Aug. 13 (EIRNS)The U.S. has been working to prevent an Israeli strike on Iran, according to an article by Aluf Benn in today's Ha'aretz. The article also reveals that the Israeli security establishment appears to be assessing the Georgia crisis as endangering U.S.-Russian cooperation in ending Iran's nuclear weapons program.
Benn states, "The American administration has rejected an Israeli request for military equipment and support that would improve Israel's ability to attack Iran's nuclear facilities."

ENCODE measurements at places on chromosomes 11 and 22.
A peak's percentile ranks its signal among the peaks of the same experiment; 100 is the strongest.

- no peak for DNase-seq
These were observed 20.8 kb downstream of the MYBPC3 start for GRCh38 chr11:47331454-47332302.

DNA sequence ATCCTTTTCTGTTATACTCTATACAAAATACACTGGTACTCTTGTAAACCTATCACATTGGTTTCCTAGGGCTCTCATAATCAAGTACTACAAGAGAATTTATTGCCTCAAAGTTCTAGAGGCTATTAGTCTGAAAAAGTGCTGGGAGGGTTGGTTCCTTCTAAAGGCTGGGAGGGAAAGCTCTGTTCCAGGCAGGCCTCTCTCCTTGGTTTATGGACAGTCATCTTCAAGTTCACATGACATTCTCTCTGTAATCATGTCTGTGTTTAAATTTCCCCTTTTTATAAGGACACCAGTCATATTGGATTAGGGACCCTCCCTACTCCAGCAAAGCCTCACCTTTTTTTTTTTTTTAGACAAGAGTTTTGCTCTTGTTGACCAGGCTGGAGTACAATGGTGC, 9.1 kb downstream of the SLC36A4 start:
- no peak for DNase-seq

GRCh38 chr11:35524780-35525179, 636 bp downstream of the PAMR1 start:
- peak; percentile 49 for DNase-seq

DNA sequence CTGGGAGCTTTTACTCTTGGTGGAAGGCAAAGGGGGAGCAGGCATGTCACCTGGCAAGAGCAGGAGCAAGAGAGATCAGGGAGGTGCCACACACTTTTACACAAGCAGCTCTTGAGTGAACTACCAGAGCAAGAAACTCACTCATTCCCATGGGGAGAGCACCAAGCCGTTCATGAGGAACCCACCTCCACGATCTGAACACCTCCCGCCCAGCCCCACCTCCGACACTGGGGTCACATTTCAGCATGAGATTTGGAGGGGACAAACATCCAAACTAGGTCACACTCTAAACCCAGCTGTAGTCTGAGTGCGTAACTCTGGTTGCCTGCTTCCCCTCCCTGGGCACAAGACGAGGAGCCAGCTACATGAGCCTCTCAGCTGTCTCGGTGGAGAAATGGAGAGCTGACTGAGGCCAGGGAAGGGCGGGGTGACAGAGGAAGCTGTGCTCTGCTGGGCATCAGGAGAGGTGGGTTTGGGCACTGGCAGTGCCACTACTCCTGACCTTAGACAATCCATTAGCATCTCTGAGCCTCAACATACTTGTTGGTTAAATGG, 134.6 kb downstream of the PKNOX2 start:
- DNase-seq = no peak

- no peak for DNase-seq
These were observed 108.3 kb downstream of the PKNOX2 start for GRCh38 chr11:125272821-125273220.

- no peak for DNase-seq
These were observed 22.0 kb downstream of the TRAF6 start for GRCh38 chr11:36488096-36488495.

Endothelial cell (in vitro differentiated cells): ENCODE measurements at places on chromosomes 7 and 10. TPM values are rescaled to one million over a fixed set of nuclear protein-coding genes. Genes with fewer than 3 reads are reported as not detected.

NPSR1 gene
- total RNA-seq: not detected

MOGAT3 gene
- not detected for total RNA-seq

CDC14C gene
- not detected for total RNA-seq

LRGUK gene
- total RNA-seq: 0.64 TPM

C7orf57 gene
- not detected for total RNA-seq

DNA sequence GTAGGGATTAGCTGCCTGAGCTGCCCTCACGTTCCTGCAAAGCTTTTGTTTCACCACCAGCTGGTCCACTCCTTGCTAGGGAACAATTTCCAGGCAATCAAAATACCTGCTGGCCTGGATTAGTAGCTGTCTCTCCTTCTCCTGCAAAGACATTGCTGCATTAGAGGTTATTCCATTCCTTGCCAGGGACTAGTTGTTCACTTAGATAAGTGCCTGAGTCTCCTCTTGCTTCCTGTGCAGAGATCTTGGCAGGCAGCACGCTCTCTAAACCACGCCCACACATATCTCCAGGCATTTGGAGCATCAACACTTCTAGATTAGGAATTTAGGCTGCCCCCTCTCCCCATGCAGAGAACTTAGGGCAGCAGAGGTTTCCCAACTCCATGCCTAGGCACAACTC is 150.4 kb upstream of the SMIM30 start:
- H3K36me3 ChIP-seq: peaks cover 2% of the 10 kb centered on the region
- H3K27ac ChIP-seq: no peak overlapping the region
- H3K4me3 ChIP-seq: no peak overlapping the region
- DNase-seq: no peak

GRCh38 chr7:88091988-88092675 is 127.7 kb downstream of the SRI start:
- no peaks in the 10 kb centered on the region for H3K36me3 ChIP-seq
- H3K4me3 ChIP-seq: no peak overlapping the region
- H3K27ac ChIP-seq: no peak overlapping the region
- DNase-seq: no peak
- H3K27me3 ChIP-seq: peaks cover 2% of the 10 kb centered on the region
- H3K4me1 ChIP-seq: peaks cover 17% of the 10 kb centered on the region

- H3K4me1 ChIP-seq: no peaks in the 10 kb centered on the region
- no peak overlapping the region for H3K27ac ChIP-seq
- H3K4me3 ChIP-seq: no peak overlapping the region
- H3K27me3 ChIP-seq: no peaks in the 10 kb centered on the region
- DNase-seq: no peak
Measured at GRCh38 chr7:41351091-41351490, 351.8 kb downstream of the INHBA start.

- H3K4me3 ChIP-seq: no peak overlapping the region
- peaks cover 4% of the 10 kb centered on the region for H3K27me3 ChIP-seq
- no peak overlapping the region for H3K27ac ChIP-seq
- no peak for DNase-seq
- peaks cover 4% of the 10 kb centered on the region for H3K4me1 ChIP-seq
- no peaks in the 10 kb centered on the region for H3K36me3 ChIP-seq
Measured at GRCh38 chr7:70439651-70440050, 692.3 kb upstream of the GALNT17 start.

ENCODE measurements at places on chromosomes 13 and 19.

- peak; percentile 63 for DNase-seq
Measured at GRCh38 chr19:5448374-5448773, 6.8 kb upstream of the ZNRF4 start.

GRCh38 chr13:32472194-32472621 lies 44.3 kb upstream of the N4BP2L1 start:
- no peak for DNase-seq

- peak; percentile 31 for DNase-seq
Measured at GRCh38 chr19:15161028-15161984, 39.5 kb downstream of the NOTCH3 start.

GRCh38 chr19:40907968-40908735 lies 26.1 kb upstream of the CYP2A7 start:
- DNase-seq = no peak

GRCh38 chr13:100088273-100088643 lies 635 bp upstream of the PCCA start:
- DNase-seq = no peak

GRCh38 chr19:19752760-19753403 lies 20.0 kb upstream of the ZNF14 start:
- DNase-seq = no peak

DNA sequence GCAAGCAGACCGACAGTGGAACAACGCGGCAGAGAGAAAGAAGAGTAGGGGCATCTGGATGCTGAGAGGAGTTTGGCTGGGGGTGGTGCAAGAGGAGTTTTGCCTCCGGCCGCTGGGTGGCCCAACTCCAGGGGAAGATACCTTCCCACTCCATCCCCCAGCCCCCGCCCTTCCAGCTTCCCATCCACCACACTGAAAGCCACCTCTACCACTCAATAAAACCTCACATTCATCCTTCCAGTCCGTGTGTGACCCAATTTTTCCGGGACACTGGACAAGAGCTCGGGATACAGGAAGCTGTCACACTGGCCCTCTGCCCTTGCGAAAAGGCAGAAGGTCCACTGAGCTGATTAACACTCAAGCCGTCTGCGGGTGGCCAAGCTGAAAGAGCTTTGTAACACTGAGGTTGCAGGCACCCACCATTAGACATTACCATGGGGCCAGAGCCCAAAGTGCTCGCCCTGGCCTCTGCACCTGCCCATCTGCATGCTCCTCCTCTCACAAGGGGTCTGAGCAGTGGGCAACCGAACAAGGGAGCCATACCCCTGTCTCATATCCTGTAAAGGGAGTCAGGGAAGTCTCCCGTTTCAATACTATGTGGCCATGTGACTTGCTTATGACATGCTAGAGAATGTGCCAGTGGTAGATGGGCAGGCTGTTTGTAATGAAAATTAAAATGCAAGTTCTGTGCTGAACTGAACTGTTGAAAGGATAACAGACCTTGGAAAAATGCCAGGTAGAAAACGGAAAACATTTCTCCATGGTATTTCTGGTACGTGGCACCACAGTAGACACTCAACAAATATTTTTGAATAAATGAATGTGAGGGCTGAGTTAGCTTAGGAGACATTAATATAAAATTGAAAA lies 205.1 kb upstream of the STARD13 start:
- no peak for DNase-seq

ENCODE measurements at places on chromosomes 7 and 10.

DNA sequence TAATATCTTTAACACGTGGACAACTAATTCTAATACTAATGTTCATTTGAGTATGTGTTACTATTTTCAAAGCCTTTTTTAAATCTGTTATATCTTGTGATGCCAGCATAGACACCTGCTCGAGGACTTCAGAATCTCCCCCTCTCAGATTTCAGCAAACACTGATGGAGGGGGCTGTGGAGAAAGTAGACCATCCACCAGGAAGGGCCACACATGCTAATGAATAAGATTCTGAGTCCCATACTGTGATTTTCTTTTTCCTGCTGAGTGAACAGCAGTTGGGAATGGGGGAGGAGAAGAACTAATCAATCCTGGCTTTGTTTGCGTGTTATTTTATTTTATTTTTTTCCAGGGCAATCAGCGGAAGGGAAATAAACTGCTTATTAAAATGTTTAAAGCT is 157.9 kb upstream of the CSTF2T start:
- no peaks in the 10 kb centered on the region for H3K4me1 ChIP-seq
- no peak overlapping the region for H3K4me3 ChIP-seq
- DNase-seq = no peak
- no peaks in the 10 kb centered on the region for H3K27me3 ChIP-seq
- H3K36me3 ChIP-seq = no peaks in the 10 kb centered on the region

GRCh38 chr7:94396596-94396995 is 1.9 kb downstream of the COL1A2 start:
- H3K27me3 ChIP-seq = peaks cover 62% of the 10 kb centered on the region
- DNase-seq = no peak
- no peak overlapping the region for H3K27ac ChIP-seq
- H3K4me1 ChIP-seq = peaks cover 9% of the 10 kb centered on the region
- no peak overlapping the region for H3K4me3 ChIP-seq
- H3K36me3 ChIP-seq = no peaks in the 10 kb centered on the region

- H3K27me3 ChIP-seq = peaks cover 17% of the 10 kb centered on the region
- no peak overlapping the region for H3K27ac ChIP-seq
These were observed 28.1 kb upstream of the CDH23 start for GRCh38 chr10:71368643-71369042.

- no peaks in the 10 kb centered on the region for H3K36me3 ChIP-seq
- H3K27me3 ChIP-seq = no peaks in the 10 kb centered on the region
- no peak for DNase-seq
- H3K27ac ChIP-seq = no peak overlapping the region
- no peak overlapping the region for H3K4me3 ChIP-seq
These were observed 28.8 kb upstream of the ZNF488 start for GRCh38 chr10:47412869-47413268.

This request was made while President George W. Bush was in Jerusalem last May, during meetings with Prime Minister Ehud Olmert and Defense Minister Ehud Barak. When they were reviewed back in Washington, they set off alarm bells and were rejected, and instead, the administration offered the Israelis better air defense systems. U.S. National Intelligence Director Mike McConnell and Chairman of the Joint Chiefs of Staff Mike Mullen both visited Israel in June, "to tell Israeli defense officials that Iran is still far from obtaining nuclear weapons, and that an attack on Iran would undermine American interests. Therefore, they said, the U.S. would not allow Israeli planes to overfly Iraq en route to Iran."